Extinct Peripheries’ Debut
Sea Beau’s New Electro-Acoustic Album Is Rad
Walking up St. Urbain St. on a rainy Saturday evening, the energy overflowed from Geist House, spilling out the windows and into the night’s air.
Someone has placed a chalkboard sign just outside the door, inviting bodies inside of the show house’s warm embrace.
The evening of music and art was in celebration of Sea Beau’s newly released album Extinct Peripheries, an electro-acoustic project that combines a range of vocals with experimental synth beats.
Complemented by contributions from a handful of artists, Geist House was decorated with installations ranging from sculptural creations to an interactive sound room.
Sea Beau came into being just a little over two years ago, according to Cass Beauvais, the artist and Concordia student behind the project. “Stemming out of a place trauma and healing, there was a struggle to express myself as Cass,” Beauvais said.
At the time, the artist was studying piano and voice improvisation, and came to a point where they couldn’t bring themselves to sing or make any sounds at all.
The following summer, two friends thought to put Ableton, a music production software, on Beauvais’ laptop. “I started working on Ableton as a substitute for not being able to sing,” they said. “I know how malleable sound can be and that it can be sculpted in any way you want, so I started to record things and pull samples.”
Extinct Peripheries is mostly made up of field recordings—“urban timbres,” as Beauvais says. Sounds of construction, metallic clinking, trains, and engines are layered until they eventually take on the role of bass synths or kick drums.
A number of people were packed into a low-ceiling basement, surely becoming a fire hazard. No one seemed to care though, as the bodies of friends, and the friends of friends, gathered in the low-lit space to share in an intimate moment of performance and music with Sea Beau.
While there’s no doubt that the artist’s vibe is completely original, the sprinklings of influence from other experimental artists like Bjork or Grimes are certainly present. The artist explained that they’ve been inspired by the works of Diamanda Galas and Meredith Monk—experimental vocalists who pushed boundaries in their own time.
These performers, bridging the gap between sound and performance, catalyzed Beauvais’ return to music. Beauvais began to make sounds that weren’t traditional to concert or jazz music.
Between words, Beauvais demonstrates what kind of sound they’re talking about. “I really like high-register sounds,” they said, as a high-pitched whistle—almost like a squeak—escaped. Later, they would jokingly compare it to a pterodactyl scream. “You really feel the sound coming through your face.”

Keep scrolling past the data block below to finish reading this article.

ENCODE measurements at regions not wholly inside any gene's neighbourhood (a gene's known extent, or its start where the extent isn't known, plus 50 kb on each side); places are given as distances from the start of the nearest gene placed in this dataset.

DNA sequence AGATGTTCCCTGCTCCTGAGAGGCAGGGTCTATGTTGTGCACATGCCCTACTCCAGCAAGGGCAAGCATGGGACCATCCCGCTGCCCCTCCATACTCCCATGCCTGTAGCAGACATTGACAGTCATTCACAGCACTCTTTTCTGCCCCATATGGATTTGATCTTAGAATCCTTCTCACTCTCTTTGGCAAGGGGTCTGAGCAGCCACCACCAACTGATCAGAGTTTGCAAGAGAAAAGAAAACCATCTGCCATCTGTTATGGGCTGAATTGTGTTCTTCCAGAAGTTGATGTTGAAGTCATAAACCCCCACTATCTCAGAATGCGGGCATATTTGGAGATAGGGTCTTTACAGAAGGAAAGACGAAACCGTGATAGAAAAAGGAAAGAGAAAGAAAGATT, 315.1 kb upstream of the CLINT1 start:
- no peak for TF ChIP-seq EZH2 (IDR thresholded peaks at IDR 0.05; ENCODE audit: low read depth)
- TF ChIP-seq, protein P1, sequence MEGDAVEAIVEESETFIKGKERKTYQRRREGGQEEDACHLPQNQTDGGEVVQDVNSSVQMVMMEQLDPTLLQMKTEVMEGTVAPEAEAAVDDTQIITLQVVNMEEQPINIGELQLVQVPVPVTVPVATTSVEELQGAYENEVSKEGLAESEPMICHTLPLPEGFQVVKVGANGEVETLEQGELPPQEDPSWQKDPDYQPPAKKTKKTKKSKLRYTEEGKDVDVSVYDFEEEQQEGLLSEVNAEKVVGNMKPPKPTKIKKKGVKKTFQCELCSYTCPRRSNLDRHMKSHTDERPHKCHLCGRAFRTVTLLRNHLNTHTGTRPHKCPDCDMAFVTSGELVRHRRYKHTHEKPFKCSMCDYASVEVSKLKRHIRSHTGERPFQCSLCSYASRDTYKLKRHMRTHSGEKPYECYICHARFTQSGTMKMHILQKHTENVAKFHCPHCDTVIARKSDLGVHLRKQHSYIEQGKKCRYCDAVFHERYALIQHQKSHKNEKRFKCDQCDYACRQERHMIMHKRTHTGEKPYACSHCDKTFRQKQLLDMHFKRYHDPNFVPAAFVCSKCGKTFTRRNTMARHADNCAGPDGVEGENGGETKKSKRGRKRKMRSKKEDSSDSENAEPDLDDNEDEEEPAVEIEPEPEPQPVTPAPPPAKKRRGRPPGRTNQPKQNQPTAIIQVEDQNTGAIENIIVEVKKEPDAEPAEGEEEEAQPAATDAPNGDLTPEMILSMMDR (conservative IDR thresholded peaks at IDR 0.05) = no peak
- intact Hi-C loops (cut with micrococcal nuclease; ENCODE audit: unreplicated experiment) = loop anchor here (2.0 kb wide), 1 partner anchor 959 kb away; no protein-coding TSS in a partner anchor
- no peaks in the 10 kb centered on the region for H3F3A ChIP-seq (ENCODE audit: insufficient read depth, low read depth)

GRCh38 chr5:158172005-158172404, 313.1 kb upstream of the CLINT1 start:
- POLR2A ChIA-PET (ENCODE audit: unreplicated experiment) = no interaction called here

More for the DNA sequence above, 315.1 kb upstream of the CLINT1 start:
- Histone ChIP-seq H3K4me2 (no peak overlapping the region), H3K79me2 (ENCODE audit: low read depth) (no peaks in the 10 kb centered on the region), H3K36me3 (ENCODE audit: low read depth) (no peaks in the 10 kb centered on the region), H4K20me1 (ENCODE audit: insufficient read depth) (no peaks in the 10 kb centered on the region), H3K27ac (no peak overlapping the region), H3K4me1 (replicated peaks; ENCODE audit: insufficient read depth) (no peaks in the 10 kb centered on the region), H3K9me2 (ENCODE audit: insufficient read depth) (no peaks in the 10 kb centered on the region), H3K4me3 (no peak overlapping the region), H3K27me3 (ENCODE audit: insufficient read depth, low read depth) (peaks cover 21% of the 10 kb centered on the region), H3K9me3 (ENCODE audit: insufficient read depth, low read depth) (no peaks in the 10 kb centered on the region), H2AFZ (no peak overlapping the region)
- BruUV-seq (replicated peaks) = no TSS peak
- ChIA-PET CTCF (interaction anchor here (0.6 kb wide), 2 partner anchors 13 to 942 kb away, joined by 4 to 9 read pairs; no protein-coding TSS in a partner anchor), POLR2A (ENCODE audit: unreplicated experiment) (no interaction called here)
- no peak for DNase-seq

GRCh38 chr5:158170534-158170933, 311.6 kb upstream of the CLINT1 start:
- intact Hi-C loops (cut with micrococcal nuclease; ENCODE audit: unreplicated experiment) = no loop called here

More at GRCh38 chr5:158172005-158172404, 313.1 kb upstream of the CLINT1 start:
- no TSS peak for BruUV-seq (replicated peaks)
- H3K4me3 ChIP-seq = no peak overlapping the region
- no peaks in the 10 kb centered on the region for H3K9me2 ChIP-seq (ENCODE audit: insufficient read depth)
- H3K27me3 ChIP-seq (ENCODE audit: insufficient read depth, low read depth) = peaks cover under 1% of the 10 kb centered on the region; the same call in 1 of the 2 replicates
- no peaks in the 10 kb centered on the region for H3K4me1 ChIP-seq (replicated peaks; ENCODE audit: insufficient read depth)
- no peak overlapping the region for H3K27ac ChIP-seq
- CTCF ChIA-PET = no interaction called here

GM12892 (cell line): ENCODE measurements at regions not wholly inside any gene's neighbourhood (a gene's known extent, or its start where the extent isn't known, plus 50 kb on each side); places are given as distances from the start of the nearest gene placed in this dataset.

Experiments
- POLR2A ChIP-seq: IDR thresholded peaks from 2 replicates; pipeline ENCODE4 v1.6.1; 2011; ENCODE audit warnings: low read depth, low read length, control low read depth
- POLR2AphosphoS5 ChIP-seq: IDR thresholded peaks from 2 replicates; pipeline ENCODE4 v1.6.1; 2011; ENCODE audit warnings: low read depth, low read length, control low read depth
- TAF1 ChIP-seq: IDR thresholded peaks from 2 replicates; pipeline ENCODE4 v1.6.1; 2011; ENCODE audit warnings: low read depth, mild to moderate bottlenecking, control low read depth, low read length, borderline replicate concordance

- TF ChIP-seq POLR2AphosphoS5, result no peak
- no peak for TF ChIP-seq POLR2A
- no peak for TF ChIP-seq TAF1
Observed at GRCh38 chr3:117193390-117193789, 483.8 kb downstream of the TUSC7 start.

“You really feel the sound coming through your face.— Cass Beauvais, Sea Beau
Most of Beauvais’ work is improvisational.
“I’ve always been completely comfortable while doing improv with Sea Beau, which always surprises me considering it’s unplanned and purely experimental,” said Ola Kado, a violinist who collaborates with Beauvais.
Upstairs of Geist House, a different kind of experience was taking place. “The Garden is in my imagination,” explained Aya Avalon, its creator. “It’s supposed to be therapeutic—a coping mechanism for life.”
The Garden, which is actually more like a room with string lights, paper vines and plastic flowers sprinkling the sheet-covered floor, acted as a safe space for visitors of Geist House. Upon entering, greeting you was a wave of relaxing energy, an invitation to explore the undiscovered grounds of the synthetic outdoors.
“Do you want to try it?” Avalon asked, motioning towards the Edirol and headphones lying on the floor, patiently waiting to be picked up by the next unknowing participant.
The Garden was an immersive sound and word experience. What could be called “jungle sounds”—thunder, rain, birds chirping—wrapped the listener into a blanket of audio vibrations, paired with the robotic voice of a woman talking about the strife of life and how this imagined place called The Garden could be their new escape.
The calming energy of The Garden amplified the overall sentiment of the night, highlighting Sea Beau’s intentional themes of self-love, moving on and letting go.
“I used to disassociate from Sea Beau. I still frequently talk about Sea Beau in the third person. When it started, Cass couldn’t make stuff, but Sea Beau could,” they explained.
“But now I’m really happy and doing super well. I love Sea Beau, and Sea Beau is me,” Beauvais explained. “That’s what this album and the release show was indicative of.”
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